MobiSiC: Mobility Engineering for SiC Devices

Project Summary

A strong reduction of the interface trapped charge density at the onset of inversion and a correspondent increase of the peak Hall-effect mobility is achieved by modifying the p-doping level in the channel.

The challenge

The low channel mobility in 4H-SiC power vertical MOOSFETs is a critical weakness in SiC power electronics. Achieving higher channel mobility is therefore extremely desirable, and this for several reasons:

  • It allows a further lowering of the device on-resistance leading to smaller chip size (lower channel width) as well as to lower fabrication costs
  • It allows device operation at oxide fields lower than 4 MV/cm, leading to increased oxide stability and reliability especially at higher temperature
  • It allows a working threshold voltage of about 5V, which is required to ensure normally-off operation and adequate noise-immunity, especially in high temperature and high noise environmeOverall, SiC-based MOSFETs with sufficiently high mobility will help to build more energy efficient HVDC power energy transmissions or more energy efficient power converters in automotive applications and, most important, to reduce CO2 emission.

The answer

The key element to deal with the above issues is to understand and to engineer the gate-oxide/4H-SiC interface. Up to the beginning of the project, it was assumed that carbon clusters at the interface were responsible for the channel mobility degradation. From the results of the applied physical characterization methods used in our work, this can be definitely excluded. In parallel, a comprehensive methodology based on the combination of physical/electrical characterization together with the simulation of the electrical behavior of 4H-SiC MOSFETs was developed by the MobiSiC consortium of Fraunhofer IISB and LAAS-CNRS which allowed a significant improvement in mobility values of the demonstrator device. The advanced MOSFET device of this work shows a distinct boost in channel mobility with stable threshold voltages, significantly lower leakage currents during electrical stress, and advanced gate oxide reliabilities.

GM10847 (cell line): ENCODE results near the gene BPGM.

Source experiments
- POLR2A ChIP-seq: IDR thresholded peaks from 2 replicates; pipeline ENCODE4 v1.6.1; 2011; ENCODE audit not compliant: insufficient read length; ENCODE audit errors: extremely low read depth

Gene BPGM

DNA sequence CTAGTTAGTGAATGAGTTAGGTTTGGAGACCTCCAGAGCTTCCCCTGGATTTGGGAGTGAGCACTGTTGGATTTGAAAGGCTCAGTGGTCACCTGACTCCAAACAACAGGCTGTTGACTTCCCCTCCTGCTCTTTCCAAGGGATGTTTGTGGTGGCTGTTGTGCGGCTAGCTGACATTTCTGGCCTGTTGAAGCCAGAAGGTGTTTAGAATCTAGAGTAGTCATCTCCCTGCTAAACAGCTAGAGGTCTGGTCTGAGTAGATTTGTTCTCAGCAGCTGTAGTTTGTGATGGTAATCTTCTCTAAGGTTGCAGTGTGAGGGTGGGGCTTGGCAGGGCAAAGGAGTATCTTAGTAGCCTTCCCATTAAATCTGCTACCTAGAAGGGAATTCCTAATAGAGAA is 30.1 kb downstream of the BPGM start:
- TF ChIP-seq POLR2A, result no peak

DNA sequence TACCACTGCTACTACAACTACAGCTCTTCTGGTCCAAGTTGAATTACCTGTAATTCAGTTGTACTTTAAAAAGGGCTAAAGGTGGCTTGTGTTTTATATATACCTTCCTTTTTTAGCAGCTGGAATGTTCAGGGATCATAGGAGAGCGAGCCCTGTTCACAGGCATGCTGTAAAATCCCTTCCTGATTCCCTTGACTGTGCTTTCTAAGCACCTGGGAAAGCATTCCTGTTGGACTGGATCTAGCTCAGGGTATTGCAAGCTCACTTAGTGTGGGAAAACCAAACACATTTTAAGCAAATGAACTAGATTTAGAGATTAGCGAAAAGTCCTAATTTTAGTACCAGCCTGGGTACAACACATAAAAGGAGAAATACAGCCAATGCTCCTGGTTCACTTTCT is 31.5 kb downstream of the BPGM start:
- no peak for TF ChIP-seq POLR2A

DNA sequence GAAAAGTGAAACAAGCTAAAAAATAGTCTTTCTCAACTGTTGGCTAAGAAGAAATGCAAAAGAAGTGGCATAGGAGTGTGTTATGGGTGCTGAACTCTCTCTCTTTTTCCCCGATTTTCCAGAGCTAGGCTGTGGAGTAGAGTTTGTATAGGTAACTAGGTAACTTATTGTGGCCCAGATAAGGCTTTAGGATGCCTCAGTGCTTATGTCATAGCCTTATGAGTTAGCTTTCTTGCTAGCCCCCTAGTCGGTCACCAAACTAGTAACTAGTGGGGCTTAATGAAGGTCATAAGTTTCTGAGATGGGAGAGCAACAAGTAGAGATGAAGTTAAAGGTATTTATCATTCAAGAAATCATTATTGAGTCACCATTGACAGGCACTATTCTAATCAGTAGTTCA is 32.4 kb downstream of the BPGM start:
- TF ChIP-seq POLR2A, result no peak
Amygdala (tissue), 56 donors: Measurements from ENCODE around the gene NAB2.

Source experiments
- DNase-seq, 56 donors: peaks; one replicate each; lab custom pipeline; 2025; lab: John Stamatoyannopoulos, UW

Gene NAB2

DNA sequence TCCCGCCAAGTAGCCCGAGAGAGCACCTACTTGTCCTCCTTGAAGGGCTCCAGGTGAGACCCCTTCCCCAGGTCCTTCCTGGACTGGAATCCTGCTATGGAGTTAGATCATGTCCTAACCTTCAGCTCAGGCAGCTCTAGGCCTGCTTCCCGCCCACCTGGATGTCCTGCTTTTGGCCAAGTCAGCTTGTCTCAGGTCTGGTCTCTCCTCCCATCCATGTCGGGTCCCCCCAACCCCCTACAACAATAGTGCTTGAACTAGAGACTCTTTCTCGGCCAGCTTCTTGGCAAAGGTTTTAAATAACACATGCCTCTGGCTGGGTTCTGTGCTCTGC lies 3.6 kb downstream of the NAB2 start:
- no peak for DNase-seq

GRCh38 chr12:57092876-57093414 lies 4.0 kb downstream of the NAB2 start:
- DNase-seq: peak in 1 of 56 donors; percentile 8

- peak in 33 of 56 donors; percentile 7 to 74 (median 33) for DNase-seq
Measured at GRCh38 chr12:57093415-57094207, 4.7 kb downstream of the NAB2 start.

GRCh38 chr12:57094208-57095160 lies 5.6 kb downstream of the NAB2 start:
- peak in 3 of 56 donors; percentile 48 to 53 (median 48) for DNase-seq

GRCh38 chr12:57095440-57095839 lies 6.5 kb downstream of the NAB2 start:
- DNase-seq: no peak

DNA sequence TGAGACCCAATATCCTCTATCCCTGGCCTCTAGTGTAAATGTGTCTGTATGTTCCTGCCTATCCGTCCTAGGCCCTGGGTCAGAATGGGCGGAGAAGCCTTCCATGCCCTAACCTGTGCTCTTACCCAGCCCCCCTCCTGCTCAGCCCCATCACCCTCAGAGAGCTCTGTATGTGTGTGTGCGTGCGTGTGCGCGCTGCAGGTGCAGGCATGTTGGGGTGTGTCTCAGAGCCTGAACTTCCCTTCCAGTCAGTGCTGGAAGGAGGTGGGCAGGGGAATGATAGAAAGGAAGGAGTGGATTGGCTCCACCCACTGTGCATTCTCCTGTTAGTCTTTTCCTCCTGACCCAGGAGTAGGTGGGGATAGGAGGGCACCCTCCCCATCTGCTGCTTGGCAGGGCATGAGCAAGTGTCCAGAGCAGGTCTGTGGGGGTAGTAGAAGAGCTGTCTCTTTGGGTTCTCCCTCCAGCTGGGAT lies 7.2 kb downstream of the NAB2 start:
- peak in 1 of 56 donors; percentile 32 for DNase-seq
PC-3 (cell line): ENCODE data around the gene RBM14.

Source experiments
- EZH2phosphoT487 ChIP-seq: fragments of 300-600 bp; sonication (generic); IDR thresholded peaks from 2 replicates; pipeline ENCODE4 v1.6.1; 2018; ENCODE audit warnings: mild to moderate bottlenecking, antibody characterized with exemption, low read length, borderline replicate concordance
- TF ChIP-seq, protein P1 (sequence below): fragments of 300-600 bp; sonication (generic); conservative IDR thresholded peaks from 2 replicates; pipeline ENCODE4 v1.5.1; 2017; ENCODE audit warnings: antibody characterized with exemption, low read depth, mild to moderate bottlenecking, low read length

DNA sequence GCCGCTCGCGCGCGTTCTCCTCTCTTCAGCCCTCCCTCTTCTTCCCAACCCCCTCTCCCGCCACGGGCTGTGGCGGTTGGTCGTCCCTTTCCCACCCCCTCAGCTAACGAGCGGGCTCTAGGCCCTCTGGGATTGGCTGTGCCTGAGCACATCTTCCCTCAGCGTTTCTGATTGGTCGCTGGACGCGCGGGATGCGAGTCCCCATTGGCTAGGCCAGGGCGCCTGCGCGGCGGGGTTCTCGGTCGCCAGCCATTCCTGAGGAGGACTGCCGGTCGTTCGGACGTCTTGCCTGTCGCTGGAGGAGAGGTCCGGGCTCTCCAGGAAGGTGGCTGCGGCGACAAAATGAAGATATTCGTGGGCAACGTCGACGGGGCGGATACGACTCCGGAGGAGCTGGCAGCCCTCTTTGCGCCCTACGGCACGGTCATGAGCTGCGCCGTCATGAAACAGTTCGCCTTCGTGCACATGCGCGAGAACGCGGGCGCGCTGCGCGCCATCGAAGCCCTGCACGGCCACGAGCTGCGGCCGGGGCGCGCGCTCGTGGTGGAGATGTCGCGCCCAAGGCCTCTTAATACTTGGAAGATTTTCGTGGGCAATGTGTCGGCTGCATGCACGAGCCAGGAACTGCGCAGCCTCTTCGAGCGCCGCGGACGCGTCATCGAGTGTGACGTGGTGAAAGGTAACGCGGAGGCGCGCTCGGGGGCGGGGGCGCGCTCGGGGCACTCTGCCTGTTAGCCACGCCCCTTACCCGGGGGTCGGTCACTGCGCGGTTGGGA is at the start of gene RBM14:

To achieve also the long-term objectives of MobiSiC, namely the formation of a research alliance between IISB and LAAS/CEMES, and also in order to facilitate the development and take-up of wide-bandgap semiconductor technology, the Fraunhofer IISB, the CNRS-LAAS, and their associates, the Chair of Electron Devices of the University Erlangen-Nuremberg and the CNRS institute CEMES recently formed the Wide Bandgap Semiconductor Alliance (WISEA). The objective of WISEA is to expand the competence of the partners in wide bandgap semiconductor processing from epitaxy and front-end processing to packaging, including state-of-the-art characterization and simulation. The WISEA facilities are available for contract research as well as for third party- funded collaborative projects.

The method

To boost the performance of the demonstrator MOSFET optimized process parameter sets for high temperature manufacturing steps, like thermal oxidation, implantation activation anneal, and contact formation were applied. Above all, the ascertained dependence of the channel electron mobility on the 4H-SiC doping within the channel region, determined by physical and electrical characterization and modelled by simulation, has been subsequently exploited so as to achieve a significant increase of the electron mobility in MOSFET n-channels.

Project duration: September 2010 to January 2014


Publications of the consortium

Laboratoire d'Analyse et d'Architecture des Systèmes (LAAS)

The team of the Laboratoire d'Analyse et d'Architecture des Systèmes (LAAS), Toulouse, France, cooperating with the Centre d'Elaboration des Matériaux et d'Etudes Structurales (CEMES), Toulouse, France, and the Université Paul Sabatier, Toulouse, France, includes

  • Fuccio Cristiano (French national contact)
  • Eléna Bedel-Pereira
  • Ana Maria Beltrán
  • Alain Estève
  • Karine Isoird
  • Frédéric Morancho
  • Vincent Mortet
  • Sylvie Schamm-Chardon
  • Henri Schneider